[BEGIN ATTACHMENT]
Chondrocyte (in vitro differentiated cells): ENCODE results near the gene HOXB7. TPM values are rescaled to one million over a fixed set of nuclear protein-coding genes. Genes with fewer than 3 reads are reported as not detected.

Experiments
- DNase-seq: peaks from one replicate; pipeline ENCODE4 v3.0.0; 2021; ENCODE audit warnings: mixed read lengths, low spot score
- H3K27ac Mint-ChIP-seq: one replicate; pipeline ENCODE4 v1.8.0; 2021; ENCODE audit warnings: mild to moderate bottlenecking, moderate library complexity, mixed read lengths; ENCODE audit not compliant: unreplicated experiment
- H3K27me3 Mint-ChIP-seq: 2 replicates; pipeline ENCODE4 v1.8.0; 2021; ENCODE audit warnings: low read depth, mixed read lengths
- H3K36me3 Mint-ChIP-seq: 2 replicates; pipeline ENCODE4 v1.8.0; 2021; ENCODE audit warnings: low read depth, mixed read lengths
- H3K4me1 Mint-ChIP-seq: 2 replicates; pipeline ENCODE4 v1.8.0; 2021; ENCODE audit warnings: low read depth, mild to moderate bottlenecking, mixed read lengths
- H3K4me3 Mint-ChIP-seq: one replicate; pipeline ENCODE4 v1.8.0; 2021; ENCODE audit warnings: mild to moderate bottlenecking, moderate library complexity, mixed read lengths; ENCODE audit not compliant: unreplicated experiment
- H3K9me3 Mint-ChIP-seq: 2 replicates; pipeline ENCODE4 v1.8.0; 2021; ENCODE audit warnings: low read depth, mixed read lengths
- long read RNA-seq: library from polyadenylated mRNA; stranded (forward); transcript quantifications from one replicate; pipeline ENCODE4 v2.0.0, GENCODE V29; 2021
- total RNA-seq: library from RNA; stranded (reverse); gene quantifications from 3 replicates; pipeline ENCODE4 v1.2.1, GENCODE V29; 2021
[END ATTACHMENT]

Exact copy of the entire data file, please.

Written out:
Chondrocyte (in vitro differentiated cells): ENCODE results near the gene HOXB7. TPM values are rescaled to one million over a fixed set of nuclear protein-coding genes. Genes with fewer than 3 reads are reported as not detected.

Experiments
- DNase-seq: peaks from one replicate; pipeline ENCODE4 v3.0.0; 2021; ENCODE audit warnings: mixed read lengths, low spot score
- H3K27ac Mint-ChIP-seq: one replicate; pipeline ENCODE4 v1.8.0; 2021; ENCODE audit warnings: mild to moderate bottlenecking, moderate library complexity, mixed read lengths; ENCODE audit not compliant: unreplicated experiment
- H3K27me3 Mint-ChIP-seq: 2 replicates; pipeline ENCODE4 v1.8.0; 2021; ENCODE audit warnings: low read depth, mixed read lengths
- H3K36me3 Mint-ChIP-seq: 2 replicates; pipeline ENCODE4 v1.8.0; 2021; ENCODE audit warnings: low read depth, mixed read lengths
- H3K4me1 Mint-ChIP-seq: 2 replicates; pipeline ENCODE4 v1.8.0; 2021; ENCODE audit warnings: low read depth, mild to moderate bottlenecking, mixed read lengths
- H3K4me3 Mint-ChIP-seq: one replicate; pipeline ENCODE4 v1.8.0; 2021; ENCODE audit warnings: mild to moderate bottlenecking, moderate library complexity, mixed read lengths; ENCODE audit not compliant: unreplicated experiment
- H3K9me3 Mint-ChIP-seq: 2 replicates; pipeline ENCODE4 v1.8.0; 2021; ENCODE audit warnings: low read depth, mixed read lengths
- long read RNA-seq: library from polyadenylated mRNA; stranded (forward); transcript quantifications from one replicate; pipeline ENCODE4 v2.0.0, GENCODE V29; 2021
- total RNA-seq: library from RNA; stranded (reverse); gene quantifications from 3 replicates; pipeline ENCODE4 v1.2.1, GENCODE V29; 2021